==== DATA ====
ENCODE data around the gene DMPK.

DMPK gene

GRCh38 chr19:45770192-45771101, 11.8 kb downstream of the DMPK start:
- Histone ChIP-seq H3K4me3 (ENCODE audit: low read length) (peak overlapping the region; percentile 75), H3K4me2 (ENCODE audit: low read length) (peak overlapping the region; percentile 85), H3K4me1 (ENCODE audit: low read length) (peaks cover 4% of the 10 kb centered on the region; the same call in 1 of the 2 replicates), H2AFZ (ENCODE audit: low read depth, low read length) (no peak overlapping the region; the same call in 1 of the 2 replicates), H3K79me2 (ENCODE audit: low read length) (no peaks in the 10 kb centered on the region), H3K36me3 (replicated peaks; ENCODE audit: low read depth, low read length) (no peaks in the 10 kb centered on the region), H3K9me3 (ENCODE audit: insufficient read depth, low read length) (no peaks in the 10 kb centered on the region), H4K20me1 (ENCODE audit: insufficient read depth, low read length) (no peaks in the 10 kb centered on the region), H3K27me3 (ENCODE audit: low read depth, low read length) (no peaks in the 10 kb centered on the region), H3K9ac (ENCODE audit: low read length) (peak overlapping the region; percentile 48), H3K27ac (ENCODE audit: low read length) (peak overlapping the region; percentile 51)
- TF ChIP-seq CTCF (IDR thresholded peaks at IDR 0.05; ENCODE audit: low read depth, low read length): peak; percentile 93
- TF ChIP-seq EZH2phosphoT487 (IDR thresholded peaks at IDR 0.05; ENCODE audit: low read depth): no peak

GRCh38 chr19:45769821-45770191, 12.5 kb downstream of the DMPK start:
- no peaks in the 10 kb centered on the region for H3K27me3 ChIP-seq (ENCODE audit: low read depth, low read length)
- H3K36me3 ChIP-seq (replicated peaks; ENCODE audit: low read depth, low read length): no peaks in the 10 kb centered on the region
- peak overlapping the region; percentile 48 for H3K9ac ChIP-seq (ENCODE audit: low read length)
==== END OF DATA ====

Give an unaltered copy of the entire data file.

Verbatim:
ENCODE data around the gene DMPK.

DMPK gene

GRCh38 chr19:45770192-45771101, 11.8 kb downstream of the DMPK start:
- Histone ChIP-seq H3K4me3 (ENCODE audit: low read length) (peak overlapping the region; percentile 75), H3K4me2 (ENCODE audit: low read length) (peak overlapping the region; percentile 85), H3K4me1 (ENCODE audit: low read length) (peaks cover 4% of the 10 kb centered on the region; the same call in 1 of the 2 replicates), H2AFZ (ENCODE audit: low read depth, low read length) (no peak overlapping the region; the same call in 1 of the 2 replicates), H3K79me2 (ENCODE audit: low read length) (no peaks in the 10 kb centered on the region), H3K36me3 (replicated peaks; ENCODE audit: low read depth, low read length) (no peaks in the 10 kb centered on the region), H3K9me3 (ENCODE audit: insufficient read depth, low read length) (no peaks in the 10 kb centered on the region), H4K20me1 (ENCODE audit: insufficient read depth, low read length) (no peaks in the 10 kb centered on the region), H3K27me3 (ENCODE audit: low read depth, low read length) (no peaks in the 10 kb centered on the region), H3K9ac (ENCODE audit: low read length) (peak overlapping the region; percentile 48), H3K27ac (ENCODE audit: low read length) (peak overlapping the region; percentile 51)
- TF ChIP-seq CTCF (IDR thresholded peaks at IDR 0.05; ENCODE audit: low read depth, low read length): peak; percentile 93
- TF ChIP-seq EZH2phosphoT487 (IDR thresholded peaks at IDR 0.05; ENCODE audit: low read depth): no peak

GRCh38 chr19:45769821-45770191, 12.5 kb downstream of the DMPK start:
- no peaks in the 10 kb centered on the region for H3K27me3 ChIP-seq (ENCODE audit: low read depth, low read length)
- H3K36me3 ChIP-seq (replicated peaks; ENCODE audit: low read depth, low read length): no peaks in the 10 kb centered on the region
- peak overlapping the region; percentile 48 for H3K9ac ChIP-seq (ENCODE audit: low read length)